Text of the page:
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In: Societies Without Borders
In: Middle East Studies after September 11
Neo-Orientalism, American Hegemony and Academia
Editor: Tugrul Keskin
Middle East Studies after September 11: Neo-Orientalism, American Hegemony and Academia will show the long-term implications of current approaches to Middle East scholarship on the internal transformation of Middle Eastern societies. It describes the complex relationship between American academia and state government: a relationship which has influenced and restructured the state, society and politics in the Middle East as well as in the United States. It engages the disciplines of Sociology, Political Science, Anthropology, History and International Studies, while maintaining the epistemological, methodological, and ontological insights of a sociological approach to the Middle East.

Contributors are: Beyazit H. Akman, Mahmoud Arghavan, Dunya D. Cakir, Emanuela C. Del Re, Babak Elahi, Manuela E. B. Giolfo, Shah Mahmoud Hanifi, Merve Kavakci, Tugrul Keskin, Seyed Mohammd Marandi, Ameena Al-Rasheed Nayel, Staci Gem Scheiwiller, Francesco L. Sinatora, Zeinab Ghasemi Tari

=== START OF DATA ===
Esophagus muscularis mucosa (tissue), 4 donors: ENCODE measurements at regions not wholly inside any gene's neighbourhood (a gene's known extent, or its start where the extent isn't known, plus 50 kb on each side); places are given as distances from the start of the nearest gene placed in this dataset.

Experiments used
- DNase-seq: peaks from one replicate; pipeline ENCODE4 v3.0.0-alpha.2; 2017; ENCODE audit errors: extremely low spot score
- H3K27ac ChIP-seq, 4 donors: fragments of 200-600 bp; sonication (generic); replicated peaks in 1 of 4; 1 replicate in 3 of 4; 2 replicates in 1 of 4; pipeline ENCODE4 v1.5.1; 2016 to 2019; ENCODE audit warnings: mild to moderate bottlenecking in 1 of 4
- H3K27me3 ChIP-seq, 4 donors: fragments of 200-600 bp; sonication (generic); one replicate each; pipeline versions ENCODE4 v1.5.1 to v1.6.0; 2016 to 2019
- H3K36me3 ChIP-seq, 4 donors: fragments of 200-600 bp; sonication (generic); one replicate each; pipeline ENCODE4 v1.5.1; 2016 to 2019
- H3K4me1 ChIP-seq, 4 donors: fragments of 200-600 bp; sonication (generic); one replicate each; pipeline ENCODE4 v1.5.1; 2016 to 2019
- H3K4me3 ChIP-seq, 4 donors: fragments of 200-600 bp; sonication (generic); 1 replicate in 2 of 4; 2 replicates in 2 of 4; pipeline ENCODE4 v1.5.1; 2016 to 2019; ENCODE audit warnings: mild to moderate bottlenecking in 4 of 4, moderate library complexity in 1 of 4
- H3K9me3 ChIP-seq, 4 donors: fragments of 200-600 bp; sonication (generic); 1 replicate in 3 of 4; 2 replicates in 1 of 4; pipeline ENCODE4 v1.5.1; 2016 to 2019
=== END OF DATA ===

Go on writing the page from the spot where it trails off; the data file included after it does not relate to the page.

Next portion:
Editor: Tugrul Keskin
Sociology of Islam (SOI) provides an international scholarly forum for research related to the religion and culture of Islam, Muslim societies, and social issues related to Muslims in socio-political context. Decidedly rooted in the sociological perspective, SOI takes an expansive and global view of this broad subject matter. The SOI publishes multiple issues per year containing original peer-reviewed articles and book reviews on the sociological, political, anthropological, historical and other aspects of Islam and Muslim societies across all times and places. By promoting an academic understanding of the richly variegated and complex nature of both majority Muslim societies and of the issues related to the minority status of Muslims in other social contexts, in both thought and practice, Sociology of Islam makes a distinctive contribution to current scholarship in the field of sociology.
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In: Sociology of Islam

Between 1949 and the late 1970s, interactions between China (prc) and Middle Eastern nations were limited. After China started to implement economic reforms in 1978, however, the country opened up to the global economy in general and the Middle East in particular. Since the 1980s, the new Chinese economic dynamic, as a result of its economic reforms, has significantly increased China’s footprint in the region. China’s distinct approach has been to secure access to natural resources and new markets while, at the same time, making sure not to get bogged down in the Middle East’s political conflicts. However, as we argue in this paper, China’s role has by now become so prominent that it will be increasingly difficult for China to maintain its low-profile role. By analyzing the development of China’s role in the region generally as well as its specific relations to Saudi Arabia, Iran, Iraq, Turkey and Israel, we conclude that China is likely to become a more active player in the region.

In: Sociology of Islam